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The daily Tar Heel. (Chapel Hill, N.C.) 1946-current, February 08, 1989, Page 2, Image 2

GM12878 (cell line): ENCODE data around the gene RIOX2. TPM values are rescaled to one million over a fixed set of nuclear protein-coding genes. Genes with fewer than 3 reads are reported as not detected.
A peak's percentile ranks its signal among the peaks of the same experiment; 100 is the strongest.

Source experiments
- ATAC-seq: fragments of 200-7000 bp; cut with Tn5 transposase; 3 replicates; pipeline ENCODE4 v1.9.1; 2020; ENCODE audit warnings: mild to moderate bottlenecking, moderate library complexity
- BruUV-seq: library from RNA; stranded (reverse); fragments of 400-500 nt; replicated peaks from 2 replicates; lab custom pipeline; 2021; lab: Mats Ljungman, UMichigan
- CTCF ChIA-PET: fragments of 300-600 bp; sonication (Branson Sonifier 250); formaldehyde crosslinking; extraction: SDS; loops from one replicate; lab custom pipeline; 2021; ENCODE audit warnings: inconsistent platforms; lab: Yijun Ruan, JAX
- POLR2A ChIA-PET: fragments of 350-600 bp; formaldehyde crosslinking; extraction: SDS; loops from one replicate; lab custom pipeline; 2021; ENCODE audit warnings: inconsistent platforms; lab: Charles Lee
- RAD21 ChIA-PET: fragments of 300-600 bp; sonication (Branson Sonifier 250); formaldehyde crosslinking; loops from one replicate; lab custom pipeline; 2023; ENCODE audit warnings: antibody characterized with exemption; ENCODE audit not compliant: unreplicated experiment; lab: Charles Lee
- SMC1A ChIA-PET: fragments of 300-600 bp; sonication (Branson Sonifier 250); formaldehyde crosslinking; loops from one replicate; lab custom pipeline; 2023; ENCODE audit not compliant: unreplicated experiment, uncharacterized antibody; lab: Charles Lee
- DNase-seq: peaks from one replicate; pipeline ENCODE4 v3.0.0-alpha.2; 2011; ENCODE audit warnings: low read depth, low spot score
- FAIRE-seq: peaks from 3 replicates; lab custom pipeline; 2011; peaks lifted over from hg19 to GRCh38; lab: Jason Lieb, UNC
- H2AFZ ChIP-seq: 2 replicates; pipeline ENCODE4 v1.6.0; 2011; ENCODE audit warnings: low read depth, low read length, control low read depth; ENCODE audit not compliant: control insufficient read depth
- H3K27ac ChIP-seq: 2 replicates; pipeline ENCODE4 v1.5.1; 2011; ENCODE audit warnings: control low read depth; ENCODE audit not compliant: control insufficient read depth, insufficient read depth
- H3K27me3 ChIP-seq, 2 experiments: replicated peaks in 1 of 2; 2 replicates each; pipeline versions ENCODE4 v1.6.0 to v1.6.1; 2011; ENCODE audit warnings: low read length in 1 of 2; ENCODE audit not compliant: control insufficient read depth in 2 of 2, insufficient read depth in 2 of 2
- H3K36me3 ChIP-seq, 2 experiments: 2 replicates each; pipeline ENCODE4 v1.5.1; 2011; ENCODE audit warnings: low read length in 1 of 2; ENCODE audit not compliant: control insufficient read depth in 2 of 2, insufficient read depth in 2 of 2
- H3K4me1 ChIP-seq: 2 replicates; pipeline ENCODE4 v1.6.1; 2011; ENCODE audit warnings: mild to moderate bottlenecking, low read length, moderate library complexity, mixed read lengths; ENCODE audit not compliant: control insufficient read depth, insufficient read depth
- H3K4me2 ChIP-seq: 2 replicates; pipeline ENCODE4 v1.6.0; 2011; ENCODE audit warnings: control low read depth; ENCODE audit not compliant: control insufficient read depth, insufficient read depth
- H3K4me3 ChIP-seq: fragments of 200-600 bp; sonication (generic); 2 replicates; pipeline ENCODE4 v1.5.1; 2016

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2The Daily Tar Heel Wednesday, February 8, 1989 World and Nation Congress defeats proposed pay increase From Associated Press reports WASHINGTON - Congress voted Tuesday to take away its 51 percent pay raise and rushed the legislation to President Bush, who was expected to sign the measure before a midnight deadline. Lawmakers were anxious to end the public outcry against the $45,500 increase, which left them feeling, in the words of one representative, like "cannon fodder for trash television and talk radio." First, the House voted to reject the raise by a vote of 380-48. Less than three hours later, the Senate followed suit by a vote of 94-6. Although Bush had supported the raise, spokesman Martin Fitzwater said his boss "will abide by the wishes of the Congress.'" The congressional votes also denied large raises for top federal executives and federal judges. The Constitution forbids judicial raises from being scaled back once they have taken effect. Some lawmakers predicted that defeating the judicial raises would accelerate an exodus of judges and federal managers from government service. Senate Minority Leader Bob Dole, R-Kan., said Bush told Senate Republicans Tuesday he might ask Congress to approve lesser raises for the judges and executives. With its votes. Congress rejected raises proposed by a presidential commission and endorsed by then President Reagan. Senators and representatives would have seen their salaries rise from $89,500 to $ 1 35,000. During its less than 30 minutes of debate, the Senate heard Jesse Helms, R-N.C. and a foe of the raise, proclaim that the vote shows the American people that "you can fight city hall and you can take on the Congress of the United States with all its legerdemain and all its legis lative ability.'" The Senate last week voted 95-5 against the raise, but the wording of that resolution differed from the House version approved Tuesday. Sen. James Jeffords, R-Vt., who had voted against the raise, voted for it Tuesday. The other senators voting to sustain the raise were Democrats Christopher Dodd of Connecticut, Edward Kennedy of Massachusetts and Spark Matsunaga of Hawaii; and Republicans Frank Murkowski of Alaska and Ted Stevens of Alaska. Cold temperatures wreak havoc across nation From Associated Press reports ; Idaho National Guard troops Tuesday helped rescue livestock stranded by 15-foot snow drifts that have buried hundreds of other anim als, while the nation's deadly cold snap pushed temperatures to record lows in several states. But Mardi Gras revelers didn't let a little cold stop them. Men in miniskirts pranced through New Orleans French Quarter in near freezing weather, as others pitched tents along parade routes. I live to just go up and down the street and get my picture taken," said a man in black lace corset, garters and goosebumps who refused to be identified. At least 79 deaths have been blamed on the cold weather since Jan. 31 , when frigid air blew out of Alaska and into the lower 48 states. In Dubois, Idaho, two dozen National Guard troops used front- Vaccination end loaders to battle snow drifts up to 8 feet tall that have blocked city streets since last week. , A Guard helicopter flew over the surrounding countryside in search of surviving livestock stranded in snow covered fields. Hundreds of animals were already dead. from page 1 About 2,500 people were vacci nated Tuesday, leaving 5,000 to be vaccinated on Wednesday. Student volunteers are assisting officials from the Orange County Health Department, UNC Student Health Service and other health mm 4 nrl llill! Ccid CcrsEcnorrs tcU&ttuie 4- Sate 2S riMWMHMMWnMWMIHIIMMltfS f February 1st' 14th Don't Miss It! 7ml 967-GOLD Laserset resumes LASER PRINTERS on Franklin Street above Sadlack's 967-6633 agencies with the vaccinations. "It's really been a cooperative effort," Kugler said. Nursing and pharmacy students, students from Alpha Phi Omega service fraternity, resident assistants, area directors and housing officials have all volunteered, said Susan Wallace, service vice president for APO. ADQITV east f ranklin uHt!, ...7. f r..pJE.L. fiL.L. i??f?. THE OMLWISPIIME WARM HiSTERPlECE OF .ILL M cpncitivf ANn rtSk-vHr Sons Tr,,sy' ls I m honest and real." TORCH SOXG IliiTRIlOfiY, Guardsmen prepared to use the helicopter to drop hay to stranded cattle and sheep, said Ross Mayfield, operations officer for the Idaho state Bureau of Disaster Services. County Commissioner Ab Laird said fewer than 300 of his 980 sheep had survived the snow and cold, and only seven of 787 cows had been found alive on his property in eastern Idaho. Snow had accumulated as deep as 15 feet. Seating romPagei game ticket distribution on Jan. 15, students realized through the number system that lower-level distribution, stopped at 550, only allowing 1,600 students to sit in the lower level. The Athletic Association responded to the students' complaints with an addi tional 50 seats in the lower level. Although the CAA has decided against a five- or 10-minute boycott of a basketball game, Geer said the organization was still expecting a dramatic increase in seating numbers. Lrulliv U 1 SI SI 1 I O if fTryifnnnrArif? ..MA ( LS 5625 Vla?3Bark :o5ii i;&2si: soo oii ot s&as teara S all IB w3ffiw& f you work for the University or Memorial Hospital, you can Li qualify for FREE checking at The Village Bank with no minimum balance, and no monthly fee. Simply sign up for direct deposit of your paycheck, open your checking account, and you're all set. Here's what you'll get: o No minimum balance requirement o No service charges o Set of 200 free (wallet-style) personalized checks o Saturday Banking hours o And RELAY, our teller machine network that lets you get cash all over To sign up, simply stop by any of our six Village Bank offices. Our most convenient location to campus is just Vb block off Franklin Street at 113 N. Columbia St. Start getting FREE checking today. It is absolutely, positively, the only way to bank. Village Bank For the Record In Tuesday's story, "Area blood supply at critical low," the donator of the 6-foot submarine sandwich was incorrectly identified. The Westgate Subway made the donation. The Daily Tar Heel regrets the error. President Bush to submit 1990 budget to Congress From Associated Press reports WASHINGTON President Bush plans to send Congress a $1 . 16 trillion budget for fiscal 1990 on Thursday that would freeze military spending at the level of inflation to help pay for new domestic initiatives, administra tion aides said Tuesday. Bush himself said his budget would make a "strong beginning" toward the major campaign prom ises he made during a 1988 cam paign in which he repeatedly promised a "kinder and gentler nation." In a major change of emphasis, Bush will reject former President Reagan's call for a 2 percent rise in defense spending above infla tion and will propose increases in dozens of categories that Reagan sought to slash, said officials who spoke on the condition of anonymity. Bush's budget outline, a 125 page rewrite of the lame-duck budget Reagan submitted last month, was pronounced "pretty well finalized" by Bush on Tuesday. Of his new budget plan, Bush said, "It will meet my fundamental commitments made to the Amer ican people in terms of not going out there and raising taxes. It will make, I think, a strong beginning in some of the areas that a lot of us talked about in the past cam paign: the environment, educa tion, certainly anti-narcotics . . Hunger strike in South Africa JOHANNESBURG, South Africa Nearly 200 black detai nees, some held without charge for nearly 1,000 days, are staging a hunger strike to demand their freedom, parents of the prisoners said Tuesday. In another protest, more than 150 white women demanded that the government halt conscription. The hunger strike began Jan. 23 with 20 detainees at Diepkloof Prison in Soweto, the huge black township outside Johannesburg. By Monday, all 191 detainees News in Brief there had stopped eating, parents of some detainees told reporters. "We have tried all avenues: We have gone to the courts, we have petitioned government ministers . . . but to no avail," explained Wallace Montsitsi, 64, who said his son has been in detention since December 1987. Several dozen parents of the hunger strikers called a Johannes burg news conference to publicize the plight of their children. About 30,000 people have been detained without charge for var ying lengths of time under a 32 month state of emergency. About 1,000 people remain in detention. The parents distributed a state- ' ment they said was written by the hunger strikers. It said 20 new detainees were brought into the prison last week, including a 15-year-old and a 16-year-old. "To us this hunger strike is a life-and-death issue, and we are prepared to take it to its logical -conclusion," the statement said. Group opposes N.C. lottery RALEIGH The director of Concerned Charlotteans called on lawmakers and church leaders Tuesday to unite against a state wide lottery and its "drain on our moral conscience." Joe Chambers told a news conference on the steps of the Legislative Building that there is "tremendous support for passing a lottery referendum in this ses sion." He sent letters to each legislator enlisting support to defeat the bill. "The fact that North Carolina is facing an innumerable amount of social problems is not deterring gamblers or lottery supporters from pushing for yet another step of regression," Chambers said. He said the lottery preys on the poor and encourages other anti-social . behavior. r I - f- 1 Leslie has her own apartment Moreen Ilv2s in Granville IbWers fSa a a CL-O Leslie spent more on parkins fines than on books last semester. Moreen can easily walk to campus or downtown Chapel Hill from Granville. Leslie's neishbors had a little party last nisht. Moreen lives on an academic floor at Gran ville. She can study or sleep anytime. Leslie's social life has been in somewhat of a slump. Moreen enjoys Granville's social and recre ational prosram, which includes cookouts, dances and movies. Leslie had to sisn a 12-month lease even thoush school lasts only nine months. Granville's lease is for the academic year only! Granville Towers IE GRANVILLE TOWERS ecauseVouVz Got Enough To Wosty About University Square Chapel Hill 929-7143 '.it OFFER EXPIRES Feb. 6, 1989 Member FDIC